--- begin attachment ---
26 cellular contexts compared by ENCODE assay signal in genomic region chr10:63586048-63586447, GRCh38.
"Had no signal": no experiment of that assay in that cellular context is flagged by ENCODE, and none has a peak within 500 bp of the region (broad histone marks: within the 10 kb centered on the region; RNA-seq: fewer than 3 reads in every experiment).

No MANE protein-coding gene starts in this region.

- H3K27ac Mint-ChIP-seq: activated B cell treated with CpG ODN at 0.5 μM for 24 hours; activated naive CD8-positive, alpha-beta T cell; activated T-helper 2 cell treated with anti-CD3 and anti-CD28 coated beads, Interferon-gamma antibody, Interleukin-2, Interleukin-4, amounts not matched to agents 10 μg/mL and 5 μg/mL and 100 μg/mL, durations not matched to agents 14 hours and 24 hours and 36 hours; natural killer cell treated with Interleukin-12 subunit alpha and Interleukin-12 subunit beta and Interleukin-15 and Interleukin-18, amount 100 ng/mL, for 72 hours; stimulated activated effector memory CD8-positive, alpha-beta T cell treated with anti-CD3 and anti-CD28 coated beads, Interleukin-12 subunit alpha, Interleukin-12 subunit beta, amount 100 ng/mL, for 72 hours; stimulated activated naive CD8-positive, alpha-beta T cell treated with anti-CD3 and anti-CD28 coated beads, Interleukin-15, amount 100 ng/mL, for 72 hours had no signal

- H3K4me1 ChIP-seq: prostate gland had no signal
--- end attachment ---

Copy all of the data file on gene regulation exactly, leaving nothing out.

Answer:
26 cellular contexts compared by ENCODE assay signal in genomic region chr10:63586048-63586447, GRCh38.
"Had no signal": no experiment of that assay in that cellular context is flagged by ENCODE, and none has a peak within 500 bp of the region (broad histone marks: within the 10 kb centered on the region; RNA-seq: fewer than 3 reads in every experiment).

No MANE protein-coding gene starts in this region.

- H3K27ac Mint-ChIP-seq: activated B cell treated with CpG ODN at 0.5 μM for 24 hours; activated naive CD8-positive, alpha-beta T cell; activated T-helper 2 cell treated with anti-CD3 and anti-CD28 coated beads, Interferon-gamma antibody, Interleukin-2, Interleukin-4, amounts not matched to agents 10 μg/mL and 5 μg/mL and 100 μg/mL, durations not matched to agents 14 hours and 24 hours and 36 hours; natural killer cell treated with Interleukin-12 subunit alpha and Interleukin-12 subunit beta and Interleukin-15 and Interleukin-18, amount 100 ng/mL, for 72 hours; stimulated activated effector memory CD8-positive, alpha-beta T cell treated with anti-CD3 and anti-CD28 coated beads, Interleukin-12 subunit alpha, Interleukin-12 subunit beta, amount 100 ng/mL, for 72 hours; stimulated activated naive CD8-positive, alpha-beta T cell treated with anti-CD3 and anti-CD28 coated beads, Interleukin-15, amount 100 ng/mL, for 72 hours had no signal

- H3K4me1 ChIP-seq: prostate gland had no signal